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Hind Al Soulia - Riyadh - King Salman ordered a “reformation” of the Council of Senior Scholars to be headed by Grand Mufti Sheikh Abdulaziz al-Sheikh, and appointed a new Supreme Court chief, Khaled bin Abdullah al-Luhaidan. The orders also included the appointment of a new speaker and two deputies for the Shura Council.
Saudi King Salman bin Abdulaziz Al Saud chairs a cabinet virtual session, October 13. (spa)
RIYADH – Saudi King Salman bin Abdulaziz Al Saudi issued a series of orders on Sunday restructuring the kingdom’s advisory Shura Council, the Supreme Court and the highest religious body.
The orders, carried on state media, included the appointment of a new speaker and two deputies for the Shura Council, an influential advisory body which is due to start a new term this week. One of the deputies is a woman.
The king also named Ghayhab Mohammed al-Ghayhab as a senior adviser to the royal court.
He also ordered a “reformation” of the Council of Senior Scholars to be headed by Grand Mufti Sheikh Abdulaziz al-Sheikh, and appointed a new Supreme Court chief, Khaled bin Abdullah al-Luhaidan.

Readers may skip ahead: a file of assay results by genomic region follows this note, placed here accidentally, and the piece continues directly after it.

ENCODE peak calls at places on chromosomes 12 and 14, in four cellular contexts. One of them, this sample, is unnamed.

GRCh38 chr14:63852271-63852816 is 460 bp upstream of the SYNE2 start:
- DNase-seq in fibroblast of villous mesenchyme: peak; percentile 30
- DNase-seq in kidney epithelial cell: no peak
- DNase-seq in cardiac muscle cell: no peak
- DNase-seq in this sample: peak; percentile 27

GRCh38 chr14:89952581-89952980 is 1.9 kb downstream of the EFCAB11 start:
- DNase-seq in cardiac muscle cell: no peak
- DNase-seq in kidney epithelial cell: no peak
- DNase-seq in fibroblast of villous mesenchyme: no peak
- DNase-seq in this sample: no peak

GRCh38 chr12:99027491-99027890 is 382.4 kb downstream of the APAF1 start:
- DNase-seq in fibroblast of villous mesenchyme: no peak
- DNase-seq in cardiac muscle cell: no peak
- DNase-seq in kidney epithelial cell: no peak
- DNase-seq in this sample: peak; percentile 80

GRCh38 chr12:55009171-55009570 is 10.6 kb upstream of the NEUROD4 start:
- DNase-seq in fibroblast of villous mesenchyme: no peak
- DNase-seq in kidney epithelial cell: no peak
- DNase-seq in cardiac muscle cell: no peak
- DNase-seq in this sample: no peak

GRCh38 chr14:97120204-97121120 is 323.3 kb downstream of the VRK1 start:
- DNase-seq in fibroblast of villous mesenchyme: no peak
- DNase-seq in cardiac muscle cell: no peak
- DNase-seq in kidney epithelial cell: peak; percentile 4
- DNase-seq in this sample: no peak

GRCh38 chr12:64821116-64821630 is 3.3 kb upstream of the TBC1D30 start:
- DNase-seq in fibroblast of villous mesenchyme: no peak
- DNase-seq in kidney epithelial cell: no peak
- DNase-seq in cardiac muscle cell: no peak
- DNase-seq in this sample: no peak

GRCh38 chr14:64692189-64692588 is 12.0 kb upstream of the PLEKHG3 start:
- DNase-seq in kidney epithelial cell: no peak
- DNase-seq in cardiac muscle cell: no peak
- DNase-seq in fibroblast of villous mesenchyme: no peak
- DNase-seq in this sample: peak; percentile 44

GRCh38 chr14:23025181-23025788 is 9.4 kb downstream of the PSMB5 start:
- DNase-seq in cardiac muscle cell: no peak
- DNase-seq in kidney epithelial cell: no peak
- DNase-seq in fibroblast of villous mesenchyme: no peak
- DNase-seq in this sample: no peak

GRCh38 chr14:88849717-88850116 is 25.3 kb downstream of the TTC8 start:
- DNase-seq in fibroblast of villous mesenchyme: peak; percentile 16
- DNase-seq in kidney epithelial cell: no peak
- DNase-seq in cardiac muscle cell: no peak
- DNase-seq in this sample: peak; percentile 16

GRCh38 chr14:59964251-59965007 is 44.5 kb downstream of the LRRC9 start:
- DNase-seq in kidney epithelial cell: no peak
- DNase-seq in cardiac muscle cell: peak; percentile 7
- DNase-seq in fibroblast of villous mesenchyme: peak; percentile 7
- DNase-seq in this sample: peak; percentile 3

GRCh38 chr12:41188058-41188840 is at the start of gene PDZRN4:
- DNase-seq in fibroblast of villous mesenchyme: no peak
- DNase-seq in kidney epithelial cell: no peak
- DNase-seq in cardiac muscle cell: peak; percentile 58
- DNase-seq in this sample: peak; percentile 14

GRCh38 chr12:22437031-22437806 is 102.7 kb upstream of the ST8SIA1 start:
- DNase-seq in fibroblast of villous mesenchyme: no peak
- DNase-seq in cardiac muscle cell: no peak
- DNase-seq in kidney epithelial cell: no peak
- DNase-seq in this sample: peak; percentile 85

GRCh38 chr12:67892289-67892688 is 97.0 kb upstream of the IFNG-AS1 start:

The current Saudi leadership has taken a different approach to reforming the kingdom than previous administrations.
Over the last few years, the Saudi king and Crown Prince Mohammed bin Salman bin Abdulaziz addressed the challenges facing the country head on, through curbing the power of religious elites and eliminating the power of the formidable mutawwa’een, or the religious police.
Since then, the influence and visibility of the religious police, in society and on campus, has waned considerably.
Diminishing the role of the religious institutions has helped eliminate many of the extreme practices in the kingdom and heralded a new era of reform and development.
After reining in the religious police, Saudi Arabia began in 2017 a sweeping crackdown on clerics allegedly tied to the Muslim Brotherhood.
The clampdown extended into the education sector, with the government banning 80 Brotherhood publications from school libraries. Teachers linked to the transnational group were also sacked.
Riyadh has also chosen to revise the content of many key extremist religious texts to contextualise and explain controversial subjects – such as takfir, or declaring another Muslim an apostate – to prevent teachers from twisting religious concepts to serve political ends.
Such moves and more introduced multiple economic and social changes in the kingdom, where public life was once severely curtailed by uncompromising clerics.
Under the reform drive, women are now allowed to take the wheel of cars after a decades-old driving ban was scrapped, and permitted to go to stadiums to watch sports and concerts.
Cinemas were reopened after many years of closures, noisy parties are permitted and authorities turn a blind eye as shops remain open during prayers times — a grave offence in the past.
The metamorphosis has so far been widely welcomed in a country with a large youth population, and endorsed by religious figures perceived to be moderate.
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